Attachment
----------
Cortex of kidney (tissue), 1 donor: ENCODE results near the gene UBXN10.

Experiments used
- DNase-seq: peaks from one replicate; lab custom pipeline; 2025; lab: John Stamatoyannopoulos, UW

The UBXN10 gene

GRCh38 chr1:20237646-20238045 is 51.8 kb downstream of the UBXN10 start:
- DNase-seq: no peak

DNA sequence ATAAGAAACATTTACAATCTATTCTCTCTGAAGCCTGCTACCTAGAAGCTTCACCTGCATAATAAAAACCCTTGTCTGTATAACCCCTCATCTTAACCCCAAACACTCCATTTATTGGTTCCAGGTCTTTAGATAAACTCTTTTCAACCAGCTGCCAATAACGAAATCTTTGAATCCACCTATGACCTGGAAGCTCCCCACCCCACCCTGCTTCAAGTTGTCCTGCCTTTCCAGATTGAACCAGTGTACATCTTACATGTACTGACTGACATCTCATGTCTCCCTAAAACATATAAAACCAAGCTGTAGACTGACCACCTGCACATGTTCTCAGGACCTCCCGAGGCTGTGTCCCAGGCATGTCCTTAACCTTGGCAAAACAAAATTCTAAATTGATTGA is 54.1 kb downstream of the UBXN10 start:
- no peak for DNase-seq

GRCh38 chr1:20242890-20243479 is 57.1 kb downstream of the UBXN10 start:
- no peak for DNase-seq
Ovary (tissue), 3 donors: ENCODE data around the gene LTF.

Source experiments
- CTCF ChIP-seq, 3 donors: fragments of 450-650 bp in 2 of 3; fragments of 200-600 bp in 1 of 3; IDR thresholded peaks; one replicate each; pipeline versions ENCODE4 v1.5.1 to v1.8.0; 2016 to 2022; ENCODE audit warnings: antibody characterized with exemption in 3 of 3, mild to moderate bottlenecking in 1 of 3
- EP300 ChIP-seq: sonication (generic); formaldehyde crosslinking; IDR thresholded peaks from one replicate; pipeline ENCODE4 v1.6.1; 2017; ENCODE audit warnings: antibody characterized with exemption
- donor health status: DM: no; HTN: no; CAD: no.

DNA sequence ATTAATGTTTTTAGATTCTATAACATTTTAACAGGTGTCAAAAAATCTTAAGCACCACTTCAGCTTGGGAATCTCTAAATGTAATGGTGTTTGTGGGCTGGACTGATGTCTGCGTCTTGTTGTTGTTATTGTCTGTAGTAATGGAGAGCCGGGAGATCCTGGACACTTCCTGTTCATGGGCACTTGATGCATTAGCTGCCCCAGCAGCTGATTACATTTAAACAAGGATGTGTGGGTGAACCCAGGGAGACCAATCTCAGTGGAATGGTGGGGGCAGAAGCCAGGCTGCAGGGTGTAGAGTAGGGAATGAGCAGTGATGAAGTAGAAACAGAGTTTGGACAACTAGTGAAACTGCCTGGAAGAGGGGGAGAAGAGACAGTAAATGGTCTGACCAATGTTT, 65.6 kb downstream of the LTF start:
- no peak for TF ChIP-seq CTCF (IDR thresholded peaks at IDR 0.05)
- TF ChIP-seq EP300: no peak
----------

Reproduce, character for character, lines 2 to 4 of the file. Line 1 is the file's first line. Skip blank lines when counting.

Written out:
Experiments used
- DNase-seq: peaks from one replicate; lab custom pipeline; 2025; lab: John Stamatoyannopoulos, UW

The UBXN10 gene